The currency of the United States of America bears the inscription, “In God we trust.” The phrase, which first appeared on U.S. coins in 1862, probably has it origin in the “Star Spangled Banner” written by Francis Scott Key during a battle of the War of 1812. Part of the fourth stanza says, “And this be our motto: “In God is our trust.’”
The phrase was later shortened and placed upon U.S. coins minted during the Civil War as a reassurance to the Union during all the turmoil of that time.
It was much later that the phrase became official. According to Wikipedia, “In 1956, the nation was at a particularly tense time in the Cold War, and the United States wanted to distinguish itself from the Soviet Union, which promoted state atheism. As a result, the 84th Congress passed a joint resolution ‘declaring IN GOD WE TRUST the national motto of the United States.’ The law was signed by President Eisenhower on July 30, 1956, and the motto was progressively added to paper money over a period from 1957 to 1966.”
The phrase has not been without controversy, however. Those who are of a “secularist” mindset have vehemently objected to its use. However, according to a 2003 joint poll by USA Today, CNN, and Gallup, 90% of Americans support the inscription “In God We Trust” on U.S. coins.
Even in light of that, the question remains, though, “Do we really trust in God?” It is one thing to say it; it is quite another thing to actually do it.
It is interesting that the phrase has historically been associated with times of national crisis and heightened anxiety. Times of major stress tend to look for someone or something to believe in.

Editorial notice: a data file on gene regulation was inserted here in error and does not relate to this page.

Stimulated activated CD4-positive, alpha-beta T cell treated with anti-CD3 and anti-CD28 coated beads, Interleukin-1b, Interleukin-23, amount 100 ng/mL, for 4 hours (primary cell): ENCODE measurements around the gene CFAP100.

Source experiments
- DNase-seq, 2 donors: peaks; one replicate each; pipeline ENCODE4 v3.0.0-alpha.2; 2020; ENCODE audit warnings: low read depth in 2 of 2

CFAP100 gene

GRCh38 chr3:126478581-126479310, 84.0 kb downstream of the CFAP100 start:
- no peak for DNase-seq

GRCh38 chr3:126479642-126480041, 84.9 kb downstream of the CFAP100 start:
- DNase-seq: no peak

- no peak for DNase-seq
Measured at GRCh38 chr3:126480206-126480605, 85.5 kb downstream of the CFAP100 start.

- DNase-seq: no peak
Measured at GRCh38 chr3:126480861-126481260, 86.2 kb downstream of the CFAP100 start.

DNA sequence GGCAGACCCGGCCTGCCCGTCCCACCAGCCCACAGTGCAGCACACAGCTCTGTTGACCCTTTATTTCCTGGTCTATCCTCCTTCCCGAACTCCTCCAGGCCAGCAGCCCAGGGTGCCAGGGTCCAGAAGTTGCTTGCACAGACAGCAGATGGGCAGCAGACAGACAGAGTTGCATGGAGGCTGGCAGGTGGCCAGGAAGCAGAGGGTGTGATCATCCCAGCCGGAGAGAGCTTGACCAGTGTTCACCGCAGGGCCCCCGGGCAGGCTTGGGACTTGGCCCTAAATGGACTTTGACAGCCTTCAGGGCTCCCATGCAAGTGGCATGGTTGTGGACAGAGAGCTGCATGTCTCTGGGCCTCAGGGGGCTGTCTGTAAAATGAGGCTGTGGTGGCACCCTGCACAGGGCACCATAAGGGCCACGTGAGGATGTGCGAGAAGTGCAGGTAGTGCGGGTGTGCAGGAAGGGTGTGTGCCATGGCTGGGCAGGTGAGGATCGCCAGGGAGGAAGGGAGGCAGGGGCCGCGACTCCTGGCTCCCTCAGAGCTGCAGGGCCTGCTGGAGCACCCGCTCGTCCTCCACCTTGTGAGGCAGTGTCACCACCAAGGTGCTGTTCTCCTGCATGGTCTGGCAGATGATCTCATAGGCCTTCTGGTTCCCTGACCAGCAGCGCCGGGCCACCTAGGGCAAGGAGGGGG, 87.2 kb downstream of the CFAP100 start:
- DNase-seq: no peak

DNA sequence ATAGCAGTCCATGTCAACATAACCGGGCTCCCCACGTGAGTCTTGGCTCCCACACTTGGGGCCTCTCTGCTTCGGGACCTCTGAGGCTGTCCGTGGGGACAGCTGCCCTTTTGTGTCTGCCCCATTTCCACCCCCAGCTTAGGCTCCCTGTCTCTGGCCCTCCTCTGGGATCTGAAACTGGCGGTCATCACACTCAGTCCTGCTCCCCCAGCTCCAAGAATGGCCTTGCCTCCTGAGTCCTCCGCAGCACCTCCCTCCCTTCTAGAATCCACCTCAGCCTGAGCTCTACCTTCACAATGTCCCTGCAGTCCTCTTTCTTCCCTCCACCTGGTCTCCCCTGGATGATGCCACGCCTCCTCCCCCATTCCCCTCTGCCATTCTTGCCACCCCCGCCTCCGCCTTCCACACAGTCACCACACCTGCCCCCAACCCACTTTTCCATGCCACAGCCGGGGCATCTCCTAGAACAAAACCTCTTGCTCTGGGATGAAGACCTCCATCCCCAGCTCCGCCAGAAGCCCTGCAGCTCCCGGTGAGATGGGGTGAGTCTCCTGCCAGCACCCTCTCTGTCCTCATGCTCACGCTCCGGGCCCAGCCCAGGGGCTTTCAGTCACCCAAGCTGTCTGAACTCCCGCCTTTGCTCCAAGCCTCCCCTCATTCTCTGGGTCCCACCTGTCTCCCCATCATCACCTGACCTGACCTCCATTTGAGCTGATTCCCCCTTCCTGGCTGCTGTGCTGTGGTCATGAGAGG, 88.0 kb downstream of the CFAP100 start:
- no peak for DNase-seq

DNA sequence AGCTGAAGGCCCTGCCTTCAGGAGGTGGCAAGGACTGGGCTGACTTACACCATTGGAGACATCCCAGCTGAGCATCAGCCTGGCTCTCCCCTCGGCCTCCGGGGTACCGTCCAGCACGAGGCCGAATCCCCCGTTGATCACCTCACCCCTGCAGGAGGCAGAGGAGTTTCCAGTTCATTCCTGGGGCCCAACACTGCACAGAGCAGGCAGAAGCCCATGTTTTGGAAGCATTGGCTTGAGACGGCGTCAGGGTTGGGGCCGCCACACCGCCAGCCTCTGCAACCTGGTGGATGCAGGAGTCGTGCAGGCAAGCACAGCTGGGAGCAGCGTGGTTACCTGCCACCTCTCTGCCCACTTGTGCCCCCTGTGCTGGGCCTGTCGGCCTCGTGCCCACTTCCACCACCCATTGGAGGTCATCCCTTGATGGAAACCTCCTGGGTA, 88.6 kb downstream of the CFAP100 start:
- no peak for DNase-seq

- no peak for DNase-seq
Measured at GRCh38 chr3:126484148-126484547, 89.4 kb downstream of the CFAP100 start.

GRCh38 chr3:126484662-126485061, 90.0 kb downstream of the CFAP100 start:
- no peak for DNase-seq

There is nothing more stressful than the vulnerability of being laid out in an operating room being prepped for surgery. That is where I found myself a couple of weeks ago. I was then reminded of how difficult it is, even for a minister, to trust in God sometimes.
One thing that raised my anxiety level was all of the “disclosures of risk” required by “informed consent” regulations. For example, the anesthesiologist was telling me about a nerve block procedure that is used to greatly reduce the pain. That sounded good, at least until he started telling me about the “minor” risks involved. They didn’t seem so minor to me, especially the last one he mentioned. Finally, I cut him off and simply said, “Just DO it!”
Page 2 of 2 - I took comfort in the fact that, not only did he seem like a nice guy, but also came across as very good at what he does—that and the midazolam, a drug used to calm down folks like me.
Somewhere in the process, a shift took place within myself. I became aware of how efficient and competent the staff was. Their confidence spilled out into the room, and I began to absorb it. My spirit calmed, and I made a decision to place my trust into their care.
Then, the thought came to me that these caregivers were acting as instruments of God to bring about healing and wholeness. It may seem strange for a pastor, but that is the first real though I had of God. And I realized that, when everything else was stripped away, I was indeed ultimately in God’s care.
As anesthetic took over and the world began to fade away, I felt the warm presence of God surround me.
We say, “In God we trust.” But do we? Really?
(The Rev. Al Henager is pastor of First Presbyterian Church of Heber Springs, Arkansas. He can be contacted at email@example.com.)